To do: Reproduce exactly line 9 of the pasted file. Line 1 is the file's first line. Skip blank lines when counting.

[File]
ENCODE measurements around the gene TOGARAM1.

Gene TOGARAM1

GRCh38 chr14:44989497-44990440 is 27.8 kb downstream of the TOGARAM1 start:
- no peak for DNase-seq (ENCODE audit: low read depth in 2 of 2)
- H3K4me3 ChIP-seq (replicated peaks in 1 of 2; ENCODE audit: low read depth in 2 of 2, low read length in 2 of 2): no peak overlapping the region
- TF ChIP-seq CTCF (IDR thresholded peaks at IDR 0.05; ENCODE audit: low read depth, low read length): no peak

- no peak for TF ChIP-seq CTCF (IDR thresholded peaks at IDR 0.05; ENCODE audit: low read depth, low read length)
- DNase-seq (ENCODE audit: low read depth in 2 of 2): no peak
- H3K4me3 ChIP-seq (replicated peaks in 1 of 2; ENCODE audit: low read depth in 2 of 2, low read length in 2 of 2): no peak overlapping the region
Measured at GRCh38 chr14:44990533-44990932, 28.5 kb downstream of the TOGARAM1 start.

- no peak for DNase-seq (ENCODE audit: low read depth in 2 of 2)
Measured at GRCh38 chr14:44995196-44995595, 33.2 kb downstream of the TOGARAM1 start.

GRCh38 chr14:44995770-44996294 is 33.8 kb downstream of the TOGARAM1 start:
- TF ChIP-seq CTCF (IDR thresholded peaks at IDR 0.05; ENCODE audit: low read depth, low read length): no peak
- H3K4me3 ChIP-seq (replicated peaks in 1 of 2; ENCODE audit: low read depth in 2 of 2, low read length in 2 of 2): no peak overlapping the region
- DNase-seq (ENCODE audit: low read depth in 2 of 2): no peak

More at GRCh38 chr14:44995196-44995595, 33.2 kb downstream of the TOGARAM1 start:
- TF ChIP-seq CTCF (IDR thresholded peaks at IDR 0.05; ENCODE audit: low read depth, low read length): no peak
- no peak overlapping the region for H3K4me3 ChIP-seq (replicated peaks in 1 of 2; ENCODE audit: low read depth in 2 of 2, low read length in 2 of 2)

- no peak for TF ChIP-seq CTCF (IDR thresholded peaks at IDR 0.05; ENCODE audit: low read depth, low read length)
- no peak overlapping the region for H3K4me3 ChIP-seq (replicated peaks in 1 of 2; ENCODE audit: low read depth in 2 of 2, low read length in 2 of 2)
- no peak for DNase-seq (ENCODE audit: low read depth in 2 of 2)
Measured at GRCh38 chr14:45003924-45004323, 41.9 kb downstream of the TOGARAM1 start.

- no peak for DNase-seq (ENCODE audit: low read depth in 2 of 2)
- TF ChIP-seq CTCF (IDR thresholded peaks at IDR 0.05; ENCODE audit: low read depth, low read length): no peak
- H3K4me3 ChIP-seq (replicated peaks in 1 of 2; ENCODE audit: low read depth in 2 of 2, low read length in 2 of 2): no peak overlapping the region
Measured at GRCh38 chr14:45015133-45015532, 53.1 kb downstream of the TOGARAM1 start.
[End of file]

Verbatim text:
- H3K4me3 ChIP-seq (replicated peaks in 1 of 2; ENCODE audit: low read depth in 2 of 2, low read length in 2 of 2): no peak overlapping the region